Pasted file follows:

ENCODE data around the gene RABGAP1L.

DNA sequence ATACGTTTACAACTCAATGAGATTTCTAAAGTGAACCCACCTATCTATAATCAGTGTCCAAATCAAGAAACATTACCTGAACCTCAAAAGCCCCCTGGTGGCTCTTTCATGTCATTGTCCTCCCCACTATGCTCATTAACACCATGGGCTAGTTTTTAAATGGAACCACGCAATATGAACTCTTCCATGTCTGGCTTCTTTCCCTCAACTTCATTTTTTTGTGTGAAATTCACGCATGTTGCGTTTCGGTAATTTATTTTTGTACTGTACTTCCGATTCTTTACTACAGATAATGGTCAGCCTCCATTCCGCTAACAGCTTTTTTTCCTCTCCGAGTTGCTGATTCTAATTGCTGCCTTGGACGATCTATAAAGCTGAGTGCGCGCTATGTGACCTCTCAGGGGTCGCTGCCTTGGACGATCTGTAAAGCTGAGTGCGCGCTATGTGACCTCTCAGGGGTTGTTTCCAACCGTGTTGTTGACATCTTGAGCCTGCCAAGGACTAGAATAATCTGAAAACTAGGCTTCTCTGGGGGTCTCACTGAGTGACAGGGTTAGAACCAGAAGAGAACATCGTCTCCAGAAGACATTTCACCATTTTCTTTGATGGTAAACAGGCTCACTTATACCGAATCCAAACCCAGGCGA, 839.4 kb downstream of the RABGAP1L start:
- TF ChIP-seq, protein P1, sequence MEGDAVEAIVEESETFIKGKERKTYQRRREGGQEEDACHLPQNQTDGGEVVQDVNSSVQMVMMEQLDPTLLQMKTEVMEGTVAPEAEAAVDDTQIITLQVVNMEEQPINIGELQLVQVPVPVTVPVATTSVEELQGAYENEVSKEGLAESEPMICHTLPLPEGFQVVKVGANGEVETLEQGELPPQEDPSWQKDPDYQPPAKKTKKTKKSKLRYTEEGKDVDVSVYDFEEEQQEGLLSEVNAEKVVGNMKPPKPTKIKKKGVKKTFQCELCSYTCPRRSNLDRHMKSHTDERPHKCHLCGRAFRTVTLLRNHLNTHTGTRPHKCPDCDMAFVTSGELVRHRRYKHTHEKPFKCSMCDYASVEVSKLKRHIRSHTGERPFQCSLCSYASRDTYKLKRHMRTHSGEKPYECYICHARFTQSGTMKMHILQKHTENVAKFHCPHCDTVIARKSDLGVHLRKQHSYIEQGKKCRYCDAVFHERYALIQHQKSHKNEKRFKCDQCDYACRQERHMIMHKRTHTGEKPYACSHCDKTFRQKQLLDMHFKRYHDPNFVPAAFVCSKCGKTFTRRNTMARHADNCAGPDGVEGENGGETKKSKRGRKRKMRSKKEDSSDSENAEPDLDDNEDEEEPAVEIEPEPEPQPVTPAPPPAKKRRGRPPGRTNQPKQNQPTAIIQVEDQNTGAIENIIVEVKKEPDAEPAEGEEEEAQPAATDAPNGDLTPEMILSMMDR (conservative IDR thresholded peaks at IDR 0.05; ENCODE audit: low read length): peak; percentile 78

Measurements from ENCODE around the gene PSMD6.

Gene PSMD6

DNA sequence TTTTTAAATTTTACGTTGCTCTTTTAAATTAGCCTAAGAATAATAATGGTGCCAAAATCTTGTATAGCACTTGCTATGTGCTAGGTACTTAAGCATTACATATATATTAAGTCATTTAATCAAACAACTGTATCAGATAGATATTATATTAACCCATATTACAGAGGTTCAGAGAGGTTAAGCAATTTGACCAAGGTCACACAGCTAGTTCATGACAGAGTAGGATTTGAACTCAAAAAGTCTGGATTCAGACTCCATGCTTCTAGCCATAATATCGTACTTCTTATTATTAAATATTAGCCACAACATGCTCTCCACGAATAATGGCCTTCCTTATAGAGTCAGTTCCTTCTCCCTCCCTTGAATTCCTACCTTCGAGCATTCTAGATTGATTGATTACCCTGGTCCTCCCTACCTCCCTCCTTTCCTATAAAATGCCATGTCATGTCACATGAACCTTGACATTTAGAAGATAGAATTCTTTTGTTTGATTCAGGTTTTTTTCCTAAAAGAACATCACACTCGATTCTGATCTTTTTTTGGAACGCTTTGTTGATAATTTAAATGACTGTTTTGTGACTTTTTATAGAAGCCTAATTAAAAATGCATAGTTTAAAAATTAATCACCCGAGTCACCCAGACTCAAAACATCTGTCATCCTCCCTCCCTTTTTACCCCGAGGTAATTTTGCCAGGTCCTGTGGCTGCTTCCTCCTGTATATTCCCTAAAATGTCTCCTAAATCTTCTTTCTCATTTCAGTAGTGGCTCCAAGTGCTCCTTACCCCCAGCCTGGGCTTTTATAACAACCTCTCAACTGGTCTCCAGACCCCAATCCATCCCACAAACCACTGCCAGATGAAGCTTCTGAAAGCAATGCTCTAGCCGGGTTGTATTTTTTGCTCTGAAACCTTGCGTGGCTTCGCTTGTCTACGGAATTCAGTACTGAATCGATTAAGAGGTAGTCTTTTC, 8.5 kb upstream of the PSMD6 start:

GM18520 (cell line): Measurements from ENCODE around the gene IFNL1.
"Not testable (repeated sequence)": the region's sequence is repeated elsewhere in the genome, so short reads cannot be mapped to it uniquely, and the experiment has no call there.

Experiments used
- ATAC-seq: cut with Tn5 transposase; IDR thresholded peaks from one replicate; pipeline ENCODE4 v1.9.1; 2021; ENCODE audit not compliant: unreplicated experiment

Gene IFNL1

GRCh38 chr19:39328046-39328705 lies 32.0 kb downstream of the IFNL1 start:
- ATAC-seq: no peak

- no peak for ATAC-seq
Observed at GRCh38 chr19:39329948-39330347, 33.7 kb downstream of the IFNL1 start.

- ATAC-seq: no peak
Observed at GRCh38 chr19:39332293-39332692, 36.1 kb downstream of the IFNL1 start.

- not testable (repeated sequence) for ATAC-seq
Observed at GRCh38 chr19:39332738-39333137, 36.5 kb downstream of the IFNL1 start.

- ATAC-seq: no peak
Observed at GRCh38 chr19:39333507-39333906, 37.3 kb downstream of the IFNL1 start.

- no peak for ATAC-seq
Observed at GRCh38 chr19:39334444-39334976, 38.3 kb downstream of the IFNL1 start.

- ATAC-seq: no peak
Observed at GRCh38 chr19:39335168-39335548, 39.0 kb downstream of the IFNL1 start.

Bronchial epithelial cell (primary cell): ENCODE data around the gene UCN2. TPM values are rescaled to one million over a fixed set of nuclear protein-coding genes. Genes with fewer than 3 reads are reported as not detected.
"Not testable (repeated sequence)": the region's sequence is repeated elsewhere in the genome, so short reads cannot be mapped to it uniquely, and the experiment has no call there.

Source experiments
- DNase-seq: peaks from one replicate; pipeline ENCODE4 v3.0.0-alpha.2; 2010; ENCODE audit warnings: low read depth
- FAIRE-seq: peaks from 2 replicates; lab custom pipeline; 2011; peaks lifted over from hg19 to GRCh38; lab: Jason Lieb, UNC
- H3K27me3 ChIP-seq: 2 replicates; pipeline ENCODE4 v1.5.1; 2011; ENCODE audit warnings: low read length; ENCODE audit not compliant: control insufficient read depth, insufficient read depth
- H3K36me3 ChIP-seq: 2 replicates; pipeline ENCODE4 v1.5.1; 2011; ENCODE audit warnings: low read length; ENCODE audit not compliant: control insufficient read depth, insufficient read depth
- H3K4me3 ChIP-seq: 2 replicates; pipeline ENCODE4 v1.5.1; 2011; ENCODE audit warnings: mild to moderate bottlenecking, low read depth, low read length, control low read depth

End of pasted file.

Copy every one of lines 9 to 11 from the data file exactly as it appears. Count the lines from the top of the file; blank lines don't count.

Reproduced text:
Experiments used
- ATAC-seq: cut with Tn5 transposase; IDR thresholded peaks from one replicate; pipeline ENCODE4 v1.9.1; 2021; ENCODE audit not compliant: unreplicated experiment

Gene IFNL1